Another more creative solution is to expand the use of Assisted Outpatient Treatment (AOT), a court-ordered outpatient treatment that keeps people out of jail in the first place. AOT allows the mentally ill to live in the community—so long as they stay on their meds. Violating the court order can result in a participant's being involuntarily committed to a hospital. The results in some states have been promising. A pilot project in Nevada County, California, cut jail time for mentally ill people in the program from 521 days to 17; a North Carolina study of people in AOT found a reduction in arrests from 45 percent to 12 percent. These programs seem a lot more sane, and cost-effective, than putting every homeless person hearing voices in jail.

This Tea Party Leader Seems Pretty Confused About the Hobby Lobby Case

| Tue Mar. 25, 2014 2:23 PM EDT
Tea Party Patriots co-founder Jenny Beth Martin

When the tea party movement first emerged, with its laser focus on fiscal responsibility and a balanced budget, it never really distinguished itself with a deep understanding of economic issues or the operations of government. Now that it's joined the culture wars and shifted into divisive social issues it once eschewed, the movement doesn't seem to have any better handle on law or policy than it did when it was warning President Obama to "keep your hands off my Medicare."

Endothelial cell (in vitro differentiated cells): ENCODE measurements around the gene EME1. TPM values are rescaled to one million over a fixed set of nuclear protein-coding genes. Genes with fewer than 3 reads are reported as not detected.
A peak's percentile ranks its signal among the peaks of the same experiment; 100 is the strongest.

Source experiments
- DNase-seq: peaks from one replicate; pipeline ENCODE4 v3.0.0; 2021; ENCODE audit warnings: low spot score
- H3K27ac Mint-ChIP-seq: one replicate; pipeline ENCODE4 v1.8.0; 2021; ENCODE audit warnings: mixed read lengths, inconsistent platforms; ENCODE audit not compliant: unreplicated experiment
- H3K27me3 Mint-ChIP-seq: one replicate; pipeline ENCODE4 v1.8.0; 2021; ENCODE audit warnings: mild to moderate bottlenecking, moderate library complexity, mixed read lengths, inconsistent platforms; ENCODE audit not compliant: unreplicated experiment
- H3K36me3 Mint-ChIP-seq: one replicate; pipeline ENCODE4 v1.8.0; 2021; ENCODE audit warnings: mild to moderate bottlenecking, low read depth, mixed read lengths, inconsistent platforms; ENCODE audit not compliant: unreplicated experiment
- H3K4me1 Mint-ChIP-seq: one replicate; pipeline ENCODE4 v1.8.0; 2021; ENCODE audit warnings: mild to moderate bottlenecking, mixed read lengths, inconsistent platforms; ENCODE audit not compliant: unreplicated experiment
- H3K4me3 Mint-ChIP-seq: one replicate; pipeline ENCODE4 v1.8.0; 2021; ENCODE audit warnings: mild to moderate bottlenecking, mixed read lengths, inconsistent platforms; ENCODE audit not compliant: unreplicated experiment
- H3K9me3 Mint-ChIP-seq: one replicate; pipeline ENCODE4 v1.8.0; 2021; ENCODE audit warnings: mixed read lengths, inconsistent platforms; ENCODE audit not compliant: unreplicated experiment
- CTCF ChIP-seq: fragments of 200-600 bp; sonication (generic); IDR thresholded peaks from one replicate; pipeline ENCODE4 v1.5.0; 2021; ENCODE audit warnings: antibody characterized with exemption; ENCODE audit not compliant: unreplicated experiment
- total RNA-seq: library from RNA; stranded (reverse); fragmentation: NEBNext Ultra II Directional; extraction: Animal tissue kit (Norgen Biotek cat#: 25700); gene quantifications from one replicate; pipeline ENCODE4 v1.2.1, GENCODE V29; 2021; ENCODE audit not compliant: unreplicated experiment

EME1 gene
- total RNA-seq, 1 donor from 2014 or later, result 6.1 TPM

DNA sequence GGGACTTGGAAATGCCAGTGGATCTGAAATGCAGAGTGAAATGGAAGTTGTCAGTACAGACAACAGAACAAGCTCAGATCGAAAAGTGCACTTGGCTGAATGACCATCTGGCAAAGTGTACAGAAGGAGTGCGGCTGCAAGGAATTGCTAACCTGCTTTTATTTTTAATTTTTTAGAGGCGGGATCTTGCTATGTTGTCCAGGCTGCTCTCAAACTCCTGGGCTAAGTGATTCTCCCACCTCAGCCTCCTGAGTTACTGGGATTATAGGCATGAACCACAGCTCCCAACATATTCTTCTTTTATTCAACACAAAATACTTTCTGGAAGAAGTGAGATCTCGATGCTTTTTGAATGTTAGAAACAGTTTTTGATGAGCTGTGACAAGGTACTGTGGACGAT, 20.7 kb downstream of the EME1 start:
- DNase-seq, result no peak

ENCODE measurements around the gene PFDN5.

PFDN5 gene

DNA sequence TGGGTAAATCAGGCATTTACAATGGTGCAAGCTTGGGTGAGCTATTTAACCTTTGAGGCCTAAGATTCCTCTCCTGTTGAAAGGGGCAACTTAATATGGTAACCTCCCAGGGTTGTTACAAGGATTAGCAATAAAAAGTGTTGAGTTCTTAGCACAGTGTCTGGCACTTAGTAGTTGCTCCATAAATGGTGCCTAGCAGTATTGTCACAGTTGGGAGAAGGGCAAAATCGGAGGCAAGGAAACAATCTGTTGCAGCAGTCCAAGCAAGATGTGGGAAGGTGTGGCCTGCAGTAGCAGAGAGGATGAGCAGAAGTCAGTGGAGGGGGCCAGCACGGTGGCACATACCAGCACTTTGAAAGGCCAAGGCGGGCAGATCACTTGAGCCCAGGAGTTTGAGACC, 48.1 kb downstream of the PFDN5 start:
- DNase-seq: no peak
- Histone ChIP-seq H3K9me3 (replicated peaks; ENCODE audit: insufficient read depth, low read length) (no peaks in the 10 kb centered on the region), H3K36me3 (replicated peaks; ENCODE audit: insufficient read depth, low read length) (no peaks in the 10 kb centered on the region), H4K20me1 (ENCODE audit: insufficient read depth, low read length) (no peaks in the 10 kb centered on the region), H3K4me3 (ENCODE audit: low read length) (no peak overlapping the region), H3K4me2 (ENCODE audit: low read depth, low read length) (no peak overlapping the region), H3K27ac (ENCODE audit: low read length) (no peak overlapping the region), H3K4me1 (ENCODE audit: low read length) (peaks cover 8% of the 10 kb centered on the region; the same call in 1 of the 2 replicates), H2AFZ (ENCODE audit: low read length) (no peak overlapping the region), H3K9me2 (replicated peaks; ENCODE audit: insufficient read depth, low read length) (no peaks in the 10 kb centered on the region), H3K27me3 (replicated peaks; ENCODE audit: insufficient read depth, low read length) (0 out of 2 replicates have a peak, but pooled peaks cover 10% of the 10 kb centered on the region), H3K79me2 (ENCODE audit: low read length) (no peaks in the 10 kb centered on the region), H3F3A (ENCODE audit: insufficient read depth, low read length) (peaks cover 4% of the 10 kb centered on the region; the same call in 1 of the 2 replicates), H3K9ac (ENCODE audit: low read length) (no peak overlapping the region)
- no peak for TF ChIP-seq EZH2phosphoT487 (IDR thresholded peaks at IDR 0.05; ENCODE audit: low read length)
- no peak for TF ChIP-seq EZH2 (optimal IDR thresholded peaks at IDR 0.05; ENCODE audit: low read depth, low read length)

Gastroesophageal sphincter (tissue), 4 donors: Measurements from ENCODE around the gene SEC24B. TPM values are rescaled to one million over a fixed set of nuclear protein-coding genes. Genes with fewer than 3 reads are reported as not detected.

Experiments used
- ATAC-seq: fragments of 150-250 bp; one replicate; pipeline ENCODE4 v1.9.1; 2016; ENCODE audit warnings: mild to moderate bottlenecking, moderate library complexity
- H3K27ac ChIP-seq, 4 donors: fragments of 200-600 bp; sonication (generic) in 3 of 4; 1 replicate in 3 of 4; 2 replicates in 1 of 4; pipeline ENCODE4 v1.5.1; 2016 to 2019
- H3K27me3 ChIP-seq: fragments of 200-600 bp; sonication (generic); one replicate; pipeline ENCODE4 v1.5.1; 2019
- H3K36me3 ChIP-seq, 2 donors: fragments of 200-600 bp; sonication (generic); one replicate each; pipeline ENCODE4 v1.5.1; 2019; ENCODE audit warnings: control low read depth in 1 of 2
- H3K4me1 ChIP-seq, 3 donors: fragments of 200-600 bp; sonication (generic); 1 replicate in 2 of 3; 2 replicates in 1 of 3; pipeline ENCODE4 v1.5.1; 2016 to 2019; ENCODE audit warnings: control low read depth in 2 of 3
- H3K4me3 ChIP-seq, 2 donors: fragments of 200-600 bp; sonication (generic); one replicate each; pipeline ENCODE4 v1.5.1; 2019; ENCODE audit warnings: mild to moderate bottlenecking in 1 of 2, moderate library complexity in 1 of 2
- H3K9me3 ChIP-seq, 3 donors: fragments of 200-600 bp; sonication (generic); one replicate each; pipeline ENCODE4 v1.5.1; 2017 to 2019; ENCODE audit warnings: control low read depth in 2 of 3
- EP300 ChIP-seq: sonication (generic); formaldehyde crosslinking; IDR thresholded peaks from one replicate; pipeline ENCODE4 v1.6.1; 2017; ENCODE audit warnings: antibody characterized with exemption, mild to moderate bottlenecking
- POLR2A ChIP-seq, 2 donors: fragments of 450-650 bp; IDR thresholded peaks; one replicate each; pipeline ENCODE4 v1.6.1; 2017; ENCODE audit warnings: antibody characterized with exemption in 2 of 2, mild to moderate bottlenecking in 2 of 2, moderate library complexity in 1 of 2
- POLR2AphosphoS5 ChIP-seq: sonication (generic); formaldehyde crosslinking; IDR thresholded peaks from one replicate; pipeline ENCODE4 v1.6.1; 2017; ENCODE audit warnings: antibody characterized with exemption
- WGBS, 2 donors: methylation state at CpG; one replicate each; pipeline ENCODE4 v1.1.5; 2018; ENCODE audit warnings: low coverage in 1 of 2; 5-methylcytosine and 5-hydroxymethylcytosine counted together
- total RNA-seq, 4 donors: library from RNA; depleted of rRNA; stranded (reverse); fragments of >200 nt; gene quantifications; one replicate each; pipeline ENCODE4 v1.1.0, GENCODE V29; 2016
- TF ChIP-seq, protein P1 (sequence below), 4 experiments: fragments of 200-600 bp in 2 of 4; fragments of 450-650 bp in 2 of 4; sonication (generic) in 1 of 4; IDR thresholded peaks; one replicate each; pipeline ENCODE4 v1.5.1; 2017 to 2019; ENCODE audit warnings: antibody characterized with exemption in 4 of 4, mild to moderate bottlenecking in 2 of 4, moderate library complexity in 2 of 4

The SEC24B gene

Case in point: the Tea Party Patriots effort to insert itself into the religious freedom wars surrounding the Affordable Care Act's contraception mandate. On Tuesday, the group held a rally at the US Supreme Court to "stand up for the right to choose," during the oral arguments in the biggest case on the docket this year, Sebelius v. Hobby Lobby. The case involves a for-profit corporation with 13,000 employees and $3 billion in annual revenue that's arguing the Obamacare requirement that the company's health insurance plan cover most contraception violates its religious freedom. At the core of the case is the dubious contention that a corporation can hold religious beliefs.

Calling the event a "Freedom of Choice" rally, the tea partiers are co-opting the language of the reproductive rights activists who are arrayed on the other side of the case. On the Tea Party Patriots' website, the groups insist that the case "isn't about what Hobby Lobby, Inc. is or isn't willing to provide to their employees. This is about everyone's right to practice their religion without the government stepping in and telling them what to do."